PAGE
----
- Fail to require meaningful involvement of plant employees in developing vulnerability assessments and security plans or protect against background check abuses. Employees are the eyes and ears of a plant and their first line of defense.
- Fail to include whistleblower protections and citizen suits to enhance enforcement and implementation of the law. DHS rules ignore the long history of whistleblowers who have exposed waste, fraud and abuse. Citizens should also be able to ensure that government agencies implement the law as Congress intended. In this case these provisions could also save thousands of lives.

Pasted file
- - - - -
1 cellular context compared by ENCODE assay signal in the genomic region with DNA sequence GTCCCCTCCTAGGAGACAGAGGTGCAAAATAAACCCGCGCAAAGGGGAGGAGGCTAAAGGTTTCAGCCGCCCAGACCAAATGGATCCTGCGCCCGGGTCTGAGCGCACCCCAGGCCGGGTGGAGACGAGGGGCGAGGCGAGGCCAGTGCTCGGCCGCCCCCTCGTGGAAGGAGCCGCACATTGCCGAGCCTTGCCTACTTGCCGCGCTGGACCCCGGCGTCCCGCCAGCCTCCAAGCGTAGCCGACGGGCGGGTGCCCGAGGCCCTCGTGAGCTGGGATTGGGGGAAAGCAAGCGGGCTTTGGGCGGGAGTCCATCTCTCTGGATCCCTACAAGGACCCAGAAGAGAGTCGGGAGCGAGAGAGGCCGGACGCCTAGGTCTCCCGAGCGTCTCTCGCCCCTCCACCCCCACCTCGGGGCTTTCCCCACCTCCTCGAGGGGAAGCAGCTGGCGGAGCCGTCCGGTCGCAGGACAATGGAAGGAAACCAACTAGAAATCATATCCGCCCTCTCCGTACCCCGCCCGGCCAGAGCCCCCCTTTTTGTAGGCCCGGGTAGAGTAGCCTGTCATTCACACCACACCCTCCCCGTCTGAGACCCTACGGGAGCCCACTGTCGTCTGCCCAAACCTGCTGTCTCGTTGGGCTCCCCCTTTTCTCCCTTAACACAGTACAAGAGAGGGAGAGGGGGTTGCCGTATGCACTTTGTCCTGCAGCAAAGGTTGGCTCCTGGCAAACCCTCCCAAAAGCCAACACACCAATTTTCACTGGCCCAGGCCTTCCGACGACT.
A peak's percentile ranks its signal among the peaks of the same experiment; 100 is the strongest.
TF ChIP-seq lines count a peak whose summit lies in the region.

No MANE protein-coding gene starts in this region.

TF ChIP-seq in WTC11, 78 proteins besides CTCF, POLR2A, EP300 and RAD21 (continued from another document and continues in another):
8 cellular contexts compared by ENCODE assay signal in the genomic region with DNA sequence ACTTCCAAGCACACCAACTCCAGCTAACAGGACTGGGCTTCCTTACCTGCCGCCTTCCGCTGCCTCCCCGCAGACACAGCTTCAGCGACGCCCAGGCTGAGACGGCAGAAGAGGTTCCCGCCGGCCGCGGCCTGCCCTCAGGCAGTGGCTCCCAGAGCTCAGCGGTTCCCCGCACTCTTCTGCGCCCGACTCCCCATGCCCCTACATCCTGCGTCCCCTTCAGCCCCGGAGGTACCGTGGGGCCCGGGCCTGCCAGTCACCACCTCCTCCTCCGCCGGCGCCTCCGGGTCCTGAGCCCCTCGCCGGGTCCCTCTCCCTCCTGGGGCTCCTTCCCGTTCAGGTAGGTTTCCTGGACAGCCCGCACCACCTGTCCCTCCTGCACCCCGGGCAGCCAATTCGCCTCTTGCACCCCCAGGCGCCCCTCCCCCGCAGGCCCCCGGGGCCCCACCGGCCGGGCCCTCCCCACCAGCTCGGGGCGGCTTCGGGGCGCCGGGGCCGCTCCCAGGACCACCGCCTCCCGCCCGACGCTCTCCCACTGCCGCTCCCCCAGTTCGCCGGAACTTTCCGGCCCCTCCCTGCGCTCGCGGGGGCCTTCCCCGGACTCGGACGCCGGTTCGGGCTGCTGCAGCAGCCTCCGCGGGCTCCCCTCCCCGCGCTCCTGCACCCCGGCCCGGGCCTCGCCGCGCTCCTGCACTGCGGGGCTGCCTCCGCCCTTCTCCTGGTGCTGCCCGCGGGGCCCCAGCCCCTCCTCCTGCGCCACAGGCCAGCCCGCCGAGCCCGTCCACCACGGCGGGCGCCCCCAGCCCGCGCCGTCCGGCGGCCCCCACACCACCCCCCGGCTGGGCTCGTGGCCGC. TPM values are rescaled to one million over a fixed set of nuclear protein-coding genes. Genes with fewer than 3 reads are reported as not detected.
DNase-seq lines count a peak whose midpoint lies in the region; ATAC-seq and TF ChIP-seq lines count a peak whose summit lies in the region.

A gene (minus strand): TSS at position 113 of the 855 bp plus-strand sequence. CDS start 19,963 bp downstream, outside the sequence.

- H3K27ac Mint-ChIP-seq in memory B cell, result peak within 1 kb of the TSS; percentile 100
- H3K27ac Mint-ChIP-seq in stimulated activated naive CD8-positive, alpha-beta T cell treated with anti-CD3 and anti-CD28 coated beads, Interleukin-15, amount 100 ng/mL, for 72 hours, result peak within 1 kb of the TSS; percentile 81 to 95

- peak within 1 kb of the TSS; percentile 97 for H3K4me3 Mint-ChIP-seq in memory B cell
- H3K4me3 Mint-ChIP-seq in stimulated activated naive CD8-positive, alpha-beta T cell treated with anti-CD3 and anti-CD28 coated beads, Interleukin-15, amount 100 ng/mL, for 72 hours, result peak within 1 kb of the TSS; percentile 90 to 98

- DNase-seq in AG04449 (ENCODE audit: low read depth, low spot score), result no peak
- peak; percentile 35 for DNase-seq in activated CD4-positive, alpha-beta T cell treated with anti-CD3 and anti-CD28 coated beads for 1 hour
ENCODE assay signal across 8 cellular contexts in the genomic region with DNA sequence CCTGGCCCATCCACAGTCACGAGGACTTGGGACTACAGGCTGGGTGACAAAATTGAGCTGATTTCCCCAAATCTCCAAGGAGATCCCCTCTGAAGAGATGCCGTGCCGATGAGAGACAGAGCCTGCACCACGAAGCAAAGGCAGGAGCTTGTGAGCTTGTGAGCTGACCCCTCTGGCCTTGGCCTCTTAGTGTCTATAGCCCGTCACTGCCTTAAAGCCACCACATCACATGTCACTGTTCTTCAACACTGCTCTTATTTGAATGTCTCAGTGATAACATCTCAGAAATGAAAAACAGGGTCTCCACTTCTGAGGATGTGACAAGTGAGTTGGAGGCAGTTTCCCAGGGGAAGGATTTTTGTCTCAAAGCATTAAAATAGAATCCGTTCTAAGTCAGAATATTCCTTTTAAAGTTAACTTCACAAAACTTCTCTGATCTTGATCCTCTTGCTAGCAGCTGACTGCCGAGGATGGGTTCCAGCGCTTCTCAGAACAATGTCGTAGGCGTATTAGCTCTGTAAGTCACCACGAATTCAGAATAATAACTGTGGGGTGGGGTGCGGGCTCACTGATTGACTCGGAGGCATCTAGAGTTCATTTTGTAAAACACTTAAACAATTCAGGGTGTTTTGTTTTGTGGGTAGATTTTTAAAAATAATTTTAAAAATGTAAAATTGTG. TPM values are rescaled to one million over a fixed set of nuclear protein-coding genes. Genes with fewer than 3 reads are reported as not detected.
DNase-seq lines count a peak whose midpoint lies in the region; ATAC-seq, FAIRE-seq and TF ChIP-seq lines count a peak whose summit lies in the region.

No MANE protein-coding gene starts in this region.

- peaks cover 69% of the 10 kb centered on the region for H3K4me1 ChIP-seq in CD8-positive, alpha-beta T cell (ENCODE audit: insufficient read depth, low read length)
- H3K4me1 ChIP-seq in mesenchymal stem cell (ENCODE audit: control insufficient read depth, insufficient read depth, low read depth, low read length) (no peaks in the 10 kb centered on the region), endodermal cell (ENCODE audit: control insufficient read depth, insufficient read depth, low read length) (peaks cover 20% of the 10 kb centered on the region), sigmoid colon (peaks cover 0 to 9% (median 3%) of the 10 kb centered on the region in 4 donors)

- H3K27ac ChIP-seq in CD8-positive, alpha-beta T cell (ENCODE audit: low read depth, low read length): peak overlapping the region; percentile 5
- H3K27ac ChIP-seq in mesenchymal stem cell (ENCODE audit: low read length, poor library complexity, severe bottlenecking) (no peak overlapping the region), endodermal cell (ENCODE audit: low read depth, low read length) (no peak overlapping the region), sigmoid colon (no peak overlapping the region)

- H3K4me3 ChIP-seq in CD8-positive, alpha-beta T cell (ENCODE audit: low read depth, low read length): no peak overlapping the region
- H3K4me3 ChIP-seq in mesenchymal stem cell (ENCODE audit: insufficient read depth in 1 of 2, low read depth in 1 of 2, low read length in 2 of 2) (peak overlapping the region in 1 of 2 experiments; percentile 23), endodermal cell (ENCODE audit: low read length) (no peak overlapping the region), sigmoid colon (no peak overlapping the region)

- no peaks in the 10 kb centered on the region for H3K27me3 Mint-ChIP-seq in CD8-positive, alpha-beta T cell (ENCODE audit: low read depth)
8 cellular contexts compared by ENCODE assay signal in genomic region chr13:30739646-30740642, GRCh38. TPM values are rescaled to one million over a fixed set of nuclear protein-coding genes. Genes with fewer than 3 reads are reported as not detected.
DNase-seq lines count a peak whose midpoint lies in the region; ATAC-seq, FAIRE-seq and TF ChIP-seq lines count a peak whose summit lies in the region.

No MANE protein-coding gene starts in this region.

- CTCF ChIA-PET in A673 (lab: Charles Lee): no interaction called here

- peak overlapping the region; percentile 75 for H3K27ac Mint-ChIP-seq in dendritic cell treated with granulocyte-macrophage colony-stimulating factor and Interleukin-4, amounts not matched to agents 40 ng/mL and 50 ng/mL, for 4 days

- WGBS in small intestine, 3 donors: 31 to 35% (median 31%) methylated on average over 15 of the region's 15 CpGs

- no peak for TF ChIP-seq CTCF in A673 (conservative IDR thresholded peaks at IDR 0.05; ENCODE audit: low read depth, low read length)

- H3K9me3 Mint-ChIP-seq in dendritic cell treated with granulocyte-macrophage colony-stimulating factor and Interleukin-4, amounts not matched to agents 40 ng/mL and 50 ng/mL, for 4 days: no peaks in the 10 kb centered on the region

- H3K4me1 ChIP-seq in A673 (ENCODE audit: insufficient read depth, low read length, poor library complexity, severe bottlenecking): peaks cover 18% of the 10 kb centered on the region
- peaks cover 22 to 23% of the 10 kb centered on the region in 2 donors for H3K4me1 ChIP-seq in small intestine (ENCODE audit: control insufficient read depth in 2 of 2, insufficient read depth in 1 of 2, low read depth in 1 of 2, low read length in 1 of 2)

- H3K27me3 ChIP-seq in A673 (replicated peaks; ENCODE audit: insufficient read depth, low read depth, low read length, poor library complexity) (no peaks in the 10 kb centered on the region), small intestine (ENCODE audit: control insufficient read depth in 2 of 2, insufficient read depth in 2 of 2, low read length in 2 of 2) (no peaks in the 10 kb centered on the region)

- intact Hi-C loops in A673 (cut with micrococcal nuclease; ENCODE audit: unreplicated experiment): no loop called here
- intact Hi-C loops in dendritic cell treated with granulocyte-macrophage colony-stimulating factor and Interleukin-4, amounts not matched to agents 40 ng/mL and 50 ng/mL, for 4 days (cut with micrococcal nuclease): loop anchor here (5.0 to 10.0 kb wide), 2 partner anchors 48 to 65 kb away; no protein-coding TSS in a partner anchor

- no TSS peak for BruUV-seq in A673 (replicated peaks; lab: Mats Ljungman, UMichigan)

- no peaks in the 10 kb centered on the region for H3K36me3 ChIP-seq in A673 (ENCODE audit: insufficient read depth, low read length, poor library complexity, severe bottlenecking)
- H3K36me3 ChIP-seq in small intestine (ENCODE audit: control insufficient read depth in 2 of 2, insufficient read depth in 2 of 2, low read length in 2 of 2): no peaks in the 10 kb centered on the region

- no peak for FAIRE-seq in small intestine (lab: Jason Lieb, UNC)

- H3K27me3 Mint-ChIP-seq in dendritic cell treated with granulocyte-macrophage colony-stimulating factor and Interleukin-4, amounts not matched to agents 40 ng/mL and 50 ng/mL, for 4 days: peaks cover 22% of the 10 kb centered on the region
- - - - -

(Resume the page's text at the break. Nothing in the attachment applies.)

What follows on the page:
Legislation introduced on March 31, 2011 by Sen. Frank Lautenberg (D-NJ) (S. 709 & S.711) would address these flaws in CFATS.
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By Aaron W Hunter
A chance discovery of a beautifully preserved fossil in the desert landscape of Morocco has solved one of the great mysteries of biology and paleontology: how starfish evolved their arms.